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Self Portrait with a Palette

Edouard Manet

Self Portrait with a Palette

Edouard Manet
  • Original Title: Autoportrait avec Palette
  • Date: 1879; Paris, France  
  • Style: Impressionism
  • Genre: self-portrait
  • Media: oil, canvas
  • Dimensions: 83 x 67 cm
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Although Manet often painted himself into his scenes, this self-portrait is one of only two of just the artist himself. The painting, which was painted in the style of Diego Velazquez self-portrait in Las Meninas, portrays the artist in a brown coat and cap, paint brush and palette in hand. Although the painting shows the brush in the left hand, we can assume that it was mirror image, as Manet was right handed. X-ray analysis of this work has shown that Manet painted over a portrait of his wife, Suzanne Leenhoff (Manet), in profile. This is the only self-portrait in which Manet depicted himself as an artist, as he has included himself in many of his other paintings, albeit as a figure in the scene, as in Music in the Tuileries and The Ball of the Opera.

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Self-Portrait with Palette (French: Autoportrait à la palette) is an 1878–79 oil-on-canvas painting by the French artist Édouard Manet. This late impressionistic work is one of his two self-portraits. Velasquez's self-portrait in Las Meninas was a particular inspiration for Manet's painting which despite its allusion to the previous artist's work is very modern in its focus upon the personality of the artist and loose paint handling.

A long series of prominent collectors have owned this painting. Most recently, it sold for $29.48 million at Sotheby's on 22 June 2010.

The 83 × 67 cm (33 × 26 in) painting shows a half-length portrait of the painter Édouard Manet. In this self-portrait as painter he depicted himself as a stylish Boulevardier in front of a dark background. The depicted wears a black top hat and a brown jacket, under which is a white shirt, of which only the collar can be seen. The neckline of the suit jacket covers a black silk tie which is affixed by a tie pin. In the right, only vaguely depicted hand he holds a long wooden brush with red paint on the tip; the left hand holds a painting palette with about three more brushes. No further accessories are shown. The figure is lit from the left by which the shadows beneath the left arm and the right half of the face are created. His pose is slightly turned to the right, so that the right half of the body is darker than the forward, left half. The painter's gaze is directed forwards at the viewer.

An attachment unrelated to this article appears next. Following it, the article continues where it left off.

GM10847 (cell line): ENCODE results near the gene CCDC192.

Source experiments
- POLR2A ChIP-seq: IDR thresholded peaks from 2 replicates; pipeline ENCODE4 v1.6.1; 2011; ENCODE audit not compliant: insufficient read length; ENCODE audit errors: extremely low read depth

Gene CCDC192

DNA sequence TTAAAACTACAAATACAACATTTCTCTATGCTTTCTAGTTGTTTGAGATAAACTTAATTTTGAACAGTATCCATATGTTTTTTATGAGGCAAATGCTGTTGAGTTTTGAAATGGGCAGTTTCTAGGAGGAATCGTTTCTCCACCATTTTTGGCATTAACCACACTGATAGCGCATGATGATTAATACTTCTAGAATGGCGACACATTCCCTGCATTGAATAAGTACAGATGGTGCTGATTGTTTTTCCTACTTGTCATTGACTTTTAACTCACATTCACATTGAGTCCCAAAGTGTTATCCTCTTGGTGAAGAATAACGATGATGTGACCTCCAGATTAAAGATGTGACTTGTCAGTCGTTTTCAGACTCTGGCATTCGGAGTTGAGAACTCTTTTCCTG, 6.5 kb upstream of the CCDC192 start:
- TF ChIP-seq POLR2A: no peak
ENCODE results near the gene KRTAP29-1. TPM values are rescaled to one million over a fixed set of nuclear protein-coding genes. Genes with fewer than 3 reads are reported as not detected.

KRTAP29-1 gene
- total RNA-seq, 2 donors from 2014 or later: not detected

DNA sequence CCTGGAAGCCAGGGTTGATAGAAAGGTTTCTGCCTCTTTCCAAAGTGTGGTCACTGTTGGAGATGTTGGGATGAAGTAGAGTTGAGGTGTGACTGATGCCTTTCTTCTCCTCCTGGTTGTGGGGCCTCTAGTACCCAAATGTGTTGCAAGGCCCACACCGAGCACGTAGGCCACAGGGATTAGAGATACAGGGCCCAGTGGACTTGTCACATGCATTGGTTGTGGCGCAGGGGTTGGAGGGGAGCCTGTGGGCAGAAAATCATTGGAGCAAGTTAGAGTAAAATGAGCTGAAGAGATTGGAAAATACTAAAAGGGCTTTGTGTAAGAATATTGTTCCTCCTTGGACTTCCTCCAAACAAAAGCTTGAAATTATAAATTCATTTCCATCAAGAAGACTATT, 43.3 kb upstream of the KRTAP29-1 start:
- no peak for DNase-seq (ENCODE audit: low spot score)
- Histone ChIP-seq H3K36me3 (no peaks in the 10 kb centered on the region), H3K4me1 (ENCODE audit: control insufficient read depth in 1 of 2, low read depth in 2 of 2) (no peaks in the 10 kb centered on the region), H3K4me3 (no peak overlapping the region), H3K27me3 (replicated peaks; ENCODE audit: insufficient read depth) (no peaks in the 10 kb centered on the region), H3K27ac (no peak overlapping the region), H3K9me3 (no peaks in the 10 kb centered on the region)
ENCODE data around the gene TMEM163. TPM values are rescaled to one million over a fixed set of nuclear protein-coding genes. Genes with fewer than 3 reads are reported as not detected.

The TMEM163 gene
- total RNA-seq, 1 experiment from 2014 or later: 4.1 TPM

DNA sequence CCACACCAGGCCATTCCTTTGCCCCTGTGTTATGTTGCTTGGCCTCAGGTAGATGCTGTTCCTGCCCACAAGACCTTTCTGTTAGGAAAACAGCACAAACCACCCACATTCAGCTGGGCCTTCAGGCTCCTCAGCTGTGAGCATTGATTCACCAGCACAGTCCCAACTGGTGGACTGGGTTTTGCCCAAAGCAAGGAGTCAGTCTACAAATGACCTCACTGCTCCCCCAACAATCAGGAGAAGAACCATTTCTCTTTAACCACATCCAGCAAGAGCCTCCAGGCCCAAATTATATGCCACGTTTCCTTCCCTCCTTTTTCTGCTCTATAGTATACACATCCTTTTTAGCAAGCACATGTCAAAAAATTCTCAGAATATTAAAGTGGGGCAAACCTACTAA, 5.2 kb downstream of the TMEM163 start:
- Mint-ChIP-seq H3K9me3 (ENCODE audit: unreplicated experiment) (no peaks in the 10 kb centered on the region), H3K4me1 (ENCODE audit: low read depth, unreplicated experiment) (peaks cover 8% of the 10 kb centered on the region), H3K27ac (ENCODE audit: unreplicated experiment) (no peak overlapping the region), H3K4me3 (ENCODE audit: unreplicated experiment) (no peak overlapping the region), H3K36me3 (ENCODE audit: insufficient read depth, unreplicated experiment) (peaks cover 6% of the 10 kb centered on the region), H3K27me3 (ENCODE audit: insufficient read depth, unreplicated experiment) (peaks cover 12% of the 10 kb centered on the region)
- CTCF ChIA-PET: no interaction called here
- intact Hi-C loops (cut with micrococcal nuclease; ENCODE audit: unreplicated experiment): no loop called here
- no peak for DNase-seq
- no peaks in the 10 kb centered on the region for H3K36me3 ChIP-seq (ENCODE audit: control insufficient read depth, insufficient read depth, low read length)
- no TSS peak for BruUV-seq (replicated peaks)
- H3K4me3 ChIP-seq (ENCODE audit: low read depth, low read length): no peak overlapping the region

Because Manet was almost certainly not left-handed, the painting is a mirror image.

As has been established by X-ray analysis, Manet painted his Self-Portrait with Palette over a portrait in profile of his wife Suzanne Manet. In this picture she was depicted in a pose similar to that in the painting Madame Manet at the Piano (1868, Musée d'Orsay).

The dating of the painting goes back to Manet's friend Théodore Duret, who asked Léon Leenhof, the son of Manet's wife, about it after the painter's death. Moreover, Manet had used the same suit jacket that he wore in Self-Portrait with Palette in the painting At "Père Lathuille" (also from 1879), for the depiction of the son of the restaurant's owner.

Las Meninas, in which Diego Velázquez depicted himself in a similar pose with brush and palette, is considered an important precedent for the Self-Portrait with Palette. There the painter stands almost in the background of his studio, while his models, the five-year-old Margarita Teresa of Spain and her servants, occupy the foreground. From here Manet appropriated the pose of the painter and his equipment, but as opposed to Velázquez, he makes himself the thematic center of the image. At the same time, however, he is working on a painting, but leaves its subject matter, as well as his surroundings, to the imagination of the viewer. Manet himself between 1865 and 1870 portrayed Velázquez in a studio scene in which the Spanish painter is posed similarly to his self-portrait.

This is a part of the Wikipedia article used under the Creative Commons Attribution-Sharealike 3.0 Unported License (CC-BY-SA). The full text of the article is here →

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